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Digital Subscriptions > Build It > May 2017 > COMPLETE GUIDE TO loft conversions

COMPLETE GUIDE TO loft conversions

Converting your home’s attic can be one of the most straightforward ways to create valuable living space. In 2016, a Nationwide Building Society survey found that a well-planned loft conversion could add 22% to a property’s worth. That’s the same as a conventional extension, and all without having to grab any of your garden. It’s no surprise, then, that creating a habitable loft is a hugely popular investment.

Just how much of an uplift you’ll see depends on a variety of factors – from location (urban areas tend to offer the best returns) through to settling on a budget and spec that will deliver on your lifestyle requirements. You’ll also need to assess your current attic zone’s potential, secure planning and other consents, spend time getting the design right and appoint the best partners for your project. Here’s what you need to know to enjoy a successful loft conversion.

Types of conversion

There are four main styles of attic conversion. Which one best suits you will depend on your roof type, budget and how much space you want to create


Overhead windows are very effective at bringing in daylight and are uncontentious from a planning point of view (conservation versions are available for heritage projects).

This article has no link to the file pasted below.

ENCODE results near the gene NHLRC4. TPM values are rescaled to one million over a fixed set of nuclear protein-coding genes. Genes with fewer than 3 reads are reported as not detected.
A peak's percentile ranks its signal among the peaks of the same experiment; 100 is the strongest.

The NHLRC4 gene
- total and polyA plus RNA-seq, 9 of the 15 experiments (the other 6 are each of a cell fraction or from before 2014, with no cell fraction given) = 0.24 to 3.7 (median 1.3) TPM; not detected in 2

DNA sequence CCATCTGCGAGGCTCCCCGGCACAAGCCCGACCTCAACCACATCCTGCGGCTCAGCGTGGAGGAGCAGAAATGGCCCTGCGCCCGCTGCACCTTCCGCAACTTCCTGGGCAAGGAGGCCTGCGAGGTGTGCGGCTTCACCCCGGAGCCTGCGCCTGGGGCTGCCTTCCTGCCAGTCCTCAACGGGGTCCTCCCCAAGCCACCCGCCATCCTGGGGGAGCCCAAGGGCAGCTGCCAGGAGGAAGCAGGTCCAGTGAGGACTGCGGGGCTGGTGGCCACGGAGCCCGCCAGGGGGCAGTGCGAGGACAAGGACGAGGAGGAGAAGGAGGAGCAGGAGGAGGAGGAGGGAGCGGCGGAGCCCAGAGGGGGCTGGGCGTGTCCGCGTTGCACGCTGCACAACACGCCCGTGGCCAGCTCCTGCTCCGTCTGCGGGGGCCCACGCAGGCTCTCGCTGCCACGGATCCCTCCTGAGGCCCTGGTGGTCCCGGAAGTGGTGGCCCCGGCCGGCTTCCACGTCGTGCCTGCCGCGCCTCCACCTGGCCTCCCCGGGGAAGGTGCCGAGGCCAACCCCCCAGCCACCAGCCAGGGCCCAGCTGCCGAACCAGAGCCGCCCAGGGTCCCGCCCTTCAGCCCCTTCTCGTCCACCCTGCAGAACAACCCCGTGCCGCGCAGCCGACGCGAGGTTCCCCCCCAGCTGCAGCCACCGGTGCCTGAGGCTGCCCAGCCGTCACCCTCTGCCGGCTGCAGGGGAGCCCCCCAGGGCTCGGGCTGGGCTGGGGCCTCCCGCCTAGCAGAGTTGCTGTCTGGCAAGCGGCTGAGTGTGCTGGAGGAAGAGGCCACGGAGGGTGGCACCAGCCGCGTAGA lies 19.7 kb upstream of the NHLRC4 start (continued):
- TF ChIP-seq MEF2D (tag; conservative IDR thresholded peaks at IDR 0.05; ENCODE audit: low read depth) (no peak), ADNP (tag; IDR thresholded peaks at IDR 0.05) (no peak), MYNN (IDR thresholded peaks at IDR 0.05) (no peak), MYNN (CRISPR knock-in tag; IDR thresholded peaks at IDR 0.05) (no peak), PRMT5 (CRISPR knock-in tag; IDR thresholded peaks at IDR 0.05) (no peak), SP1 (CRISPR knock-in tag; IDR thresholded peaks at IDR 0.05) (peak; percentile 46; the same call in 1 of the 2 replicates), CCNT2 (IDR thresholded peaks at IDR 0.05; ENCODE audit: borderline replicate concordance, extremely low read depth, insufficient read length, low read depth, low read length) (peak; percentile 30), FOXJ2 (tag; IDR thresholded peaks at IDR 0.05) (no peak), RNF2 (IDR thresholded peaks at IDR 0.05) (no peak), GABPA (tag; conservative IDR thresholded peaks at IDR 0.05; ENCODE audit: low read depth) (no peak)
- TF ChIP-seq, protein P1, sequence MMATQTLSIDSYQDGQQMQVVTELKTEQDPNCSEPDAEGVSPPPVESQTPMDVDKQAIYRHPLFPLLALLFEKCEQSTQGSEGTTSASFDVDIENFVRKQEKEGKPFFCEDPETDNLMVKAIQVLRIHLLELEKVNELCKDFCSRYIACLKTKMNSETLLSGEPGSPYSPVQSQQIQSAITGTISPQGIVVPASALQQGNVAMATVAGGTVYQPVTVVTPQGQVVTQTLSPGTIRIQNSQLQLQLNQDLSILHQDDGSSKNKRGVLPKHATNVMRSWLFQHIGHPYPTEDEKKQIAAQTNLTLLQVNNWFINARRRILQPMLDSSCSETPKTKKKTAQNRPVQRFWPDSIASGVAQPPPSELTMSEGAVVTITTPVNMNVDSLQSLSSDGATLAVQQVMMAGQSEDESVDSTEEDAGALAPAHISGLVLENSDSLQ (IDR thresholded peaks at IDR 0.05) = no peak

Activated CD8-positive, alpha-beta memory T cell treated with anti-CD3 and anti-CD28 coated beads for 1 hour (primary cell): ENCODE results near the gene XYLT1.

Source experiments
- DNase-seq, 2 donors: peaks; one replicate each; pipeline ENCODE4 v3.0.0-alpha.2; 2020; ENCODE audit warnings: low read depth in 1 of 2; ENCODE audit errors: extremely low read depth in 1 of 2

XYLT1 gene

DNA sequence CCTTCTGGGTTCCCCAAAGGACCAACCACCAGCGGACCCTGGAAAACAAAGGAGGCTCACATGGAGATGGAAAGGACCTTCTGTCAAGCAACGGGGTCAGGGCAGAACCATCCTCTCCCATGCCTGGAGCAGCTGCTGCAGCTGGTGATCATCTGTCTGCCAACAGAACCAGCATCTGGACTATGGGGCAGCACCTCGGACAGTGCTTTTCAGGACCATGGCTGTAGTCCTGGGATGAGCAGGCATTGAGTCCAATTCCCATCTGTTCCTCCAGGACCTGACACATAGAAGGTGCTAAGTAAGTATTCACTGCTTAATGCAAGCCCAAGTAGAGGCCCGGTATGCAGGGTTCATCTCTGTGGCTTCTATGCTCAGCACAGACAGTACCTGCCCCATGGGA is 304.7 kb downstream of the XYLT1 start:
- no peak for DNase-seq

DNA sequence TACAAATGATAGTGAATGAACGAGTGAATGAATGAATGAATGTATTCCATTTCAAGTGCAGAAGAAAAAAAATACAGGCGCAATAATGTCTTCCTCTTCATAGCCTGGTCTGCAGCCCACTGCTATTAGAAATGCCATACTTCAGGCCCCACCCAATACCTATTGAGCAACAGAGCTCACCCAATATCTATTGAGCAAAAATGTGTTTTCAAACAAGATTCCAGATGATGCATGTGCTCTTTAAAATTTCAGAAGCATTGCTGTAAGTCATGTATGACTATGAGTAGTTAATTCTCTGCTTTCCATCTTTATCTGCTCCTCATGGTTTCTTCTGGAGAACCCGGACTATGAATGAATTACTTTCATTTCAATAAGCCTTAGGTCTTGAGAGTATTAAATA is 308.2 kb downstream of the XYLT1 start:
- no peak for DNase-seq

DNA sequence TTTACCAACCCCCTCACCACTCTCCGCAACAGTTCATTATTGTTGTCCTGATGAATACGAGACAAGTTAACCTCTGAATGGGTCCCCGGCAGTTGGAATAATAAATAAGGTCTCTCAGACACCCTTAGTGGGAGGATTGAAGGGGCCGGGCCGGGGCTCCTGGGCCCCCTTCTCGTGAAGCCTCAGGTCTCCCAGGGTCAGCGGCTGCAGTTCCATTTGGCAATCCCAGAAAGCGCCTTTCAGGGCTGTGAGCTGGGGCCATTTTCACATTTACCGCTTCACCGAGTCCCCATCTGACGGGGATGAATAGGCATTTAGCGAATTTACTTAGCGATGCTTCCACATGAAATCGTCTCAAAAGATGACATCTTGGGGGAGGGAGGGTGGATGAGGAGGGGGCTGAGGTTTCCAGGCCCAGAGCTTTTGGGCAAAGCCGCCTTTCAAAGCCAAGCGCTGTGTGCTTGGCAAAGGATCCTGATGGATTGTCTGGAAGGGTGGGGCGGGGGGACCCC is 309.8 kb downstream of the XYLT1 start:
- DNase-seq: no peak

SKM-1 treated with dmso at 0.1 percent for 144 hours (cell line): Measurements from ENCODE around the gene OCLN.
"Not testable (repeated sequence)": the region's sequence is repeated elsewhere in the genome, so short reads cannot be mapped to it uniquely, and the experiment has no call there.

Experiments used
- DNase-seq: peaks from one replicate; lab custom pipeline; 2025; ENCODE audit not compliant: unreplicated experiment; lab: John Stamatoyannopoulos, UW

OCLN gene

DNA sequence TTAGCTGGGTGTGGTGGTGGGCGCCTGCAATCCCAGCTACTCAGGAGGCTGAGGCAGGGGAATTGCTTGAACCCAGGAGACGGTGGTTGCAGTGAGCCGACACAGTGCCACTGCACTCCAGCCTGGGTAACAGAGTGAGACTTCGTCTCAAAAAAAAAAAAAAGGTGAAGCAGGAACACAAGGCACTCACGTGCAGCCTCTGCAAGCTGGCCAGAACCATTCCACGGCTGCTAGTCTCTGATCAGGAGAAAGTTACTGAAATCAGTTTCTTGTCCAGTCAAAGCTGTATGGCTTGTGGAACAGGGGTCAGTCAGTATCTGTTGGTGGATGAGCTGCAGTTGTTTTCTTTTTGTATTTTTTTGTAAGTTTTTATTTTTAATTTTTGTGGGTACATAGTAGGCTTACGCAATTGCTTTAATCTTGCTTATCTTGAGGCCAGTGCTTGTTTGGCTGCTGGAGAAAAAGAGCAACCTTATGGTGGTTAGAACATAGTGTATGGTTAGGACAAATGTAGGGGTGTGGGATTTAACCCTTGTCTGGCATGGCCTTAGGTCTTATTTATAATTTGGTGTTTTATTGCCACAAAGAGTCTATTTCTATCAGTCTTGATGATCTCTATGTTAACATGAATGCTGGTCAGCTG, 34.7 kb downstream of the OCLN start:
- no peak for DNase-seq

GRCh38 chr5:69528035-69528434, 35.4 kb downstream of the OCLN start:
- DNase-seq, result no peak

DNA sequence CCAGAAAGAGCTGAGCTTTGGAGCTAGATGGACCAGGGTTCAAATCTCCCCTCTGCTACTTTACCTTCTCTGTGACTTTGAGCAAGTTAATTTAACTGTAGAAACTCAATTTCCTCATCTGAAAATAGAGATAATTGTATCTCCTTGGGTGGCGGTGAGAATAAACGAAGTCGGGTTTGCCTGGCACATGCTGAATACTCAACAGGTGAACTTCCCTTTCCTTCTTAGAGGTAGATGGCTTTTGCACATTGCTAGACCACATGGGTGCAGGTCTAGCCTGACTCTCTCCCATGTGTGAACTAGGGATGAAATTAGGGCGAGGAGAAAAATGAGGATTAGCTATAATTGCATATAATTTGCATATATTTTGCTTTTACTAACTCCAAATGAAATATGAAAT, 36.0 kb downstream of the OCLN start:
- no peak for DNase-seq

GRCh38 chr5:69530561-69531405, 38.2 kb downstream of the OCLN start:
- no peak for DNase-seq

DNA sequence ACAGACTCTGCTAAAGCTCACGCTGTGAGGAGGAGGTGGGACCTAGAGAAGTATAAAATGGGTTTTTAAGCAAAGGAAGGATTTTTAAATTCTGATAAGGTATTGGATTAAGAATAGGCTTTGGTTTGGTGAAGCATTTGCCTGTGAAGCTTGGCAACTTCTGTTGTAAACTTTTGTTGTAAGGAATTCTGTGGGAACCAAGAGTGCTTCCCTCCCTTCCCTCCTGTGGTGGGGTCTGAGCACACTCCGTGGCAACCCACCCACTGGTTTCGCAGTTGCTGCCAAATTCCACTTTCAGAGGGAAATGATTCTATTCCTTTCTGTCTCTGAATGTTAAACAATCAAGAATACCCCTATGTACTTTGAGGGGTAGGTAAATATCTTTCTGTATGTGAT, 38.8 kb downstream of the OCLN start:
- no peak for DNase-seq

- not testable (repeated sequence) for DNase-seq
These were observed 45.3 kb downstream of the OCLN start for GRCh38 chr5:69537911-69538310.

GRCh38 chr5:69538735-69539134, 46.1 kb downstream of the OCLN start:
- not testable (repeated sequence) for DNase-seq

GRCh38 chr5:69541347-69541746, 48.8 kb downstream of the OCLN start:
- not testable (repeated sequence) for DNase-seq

If you have a clear loft void with plenty of headroom, a room-in-roof conversion could be a simple and costeffective route to adding more living space. With the exception of the overhead windows, the core changes (strengthening floors, insulating, fitting stairs etc) will be internal – so planning permission isn’t usually needed.


A popular, affordable option where the loft space might initially seem smaller than ideal, dormers create useful head height and daylight above stairwells, shower fittings etc. They can be installed either as individual units (in which case they’re usually tile-hung and have their own pitched roofs to match the existing roof) or as wider versions that span across a significant amount of the elevation (typically flat-roofed). Rear dormers can often be inserted under permitted development rights (see page 83) but full planning permission will be needed if you wish to add them at the front elevation.


This cottage-style dormer provides a light source and extra headroom

The most involved type of loft extension, a mansard is built out from the slope of the roof – typically at an angle of around 72°, with small dormer windows. It can span the building’s entire width to add huge amounts of room, so it’s popular in tight urban locations where space is at a premium. The new structure might be finished in tiles, metal, brick or render to complement the existing roof or walls. The extent of the works involved and amount of volume added means that mansards usually need full planning consent.

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About Build It

The May edition of Build It magazine brings you all the inspiration & practical advice you need to complete your home building project on time and on budget, including: • A stunning light-filled contemporary bungalow transformation (page 20) • Discover the right build system for your project (page 60) • Choose a modern front door (page 71) • A complete guide to loft conversions (page 80) • Top tips for your lighting design (page 90) • Common plot issues and how to overcome them (page 97) • Dealing with damp (page 103) … and more!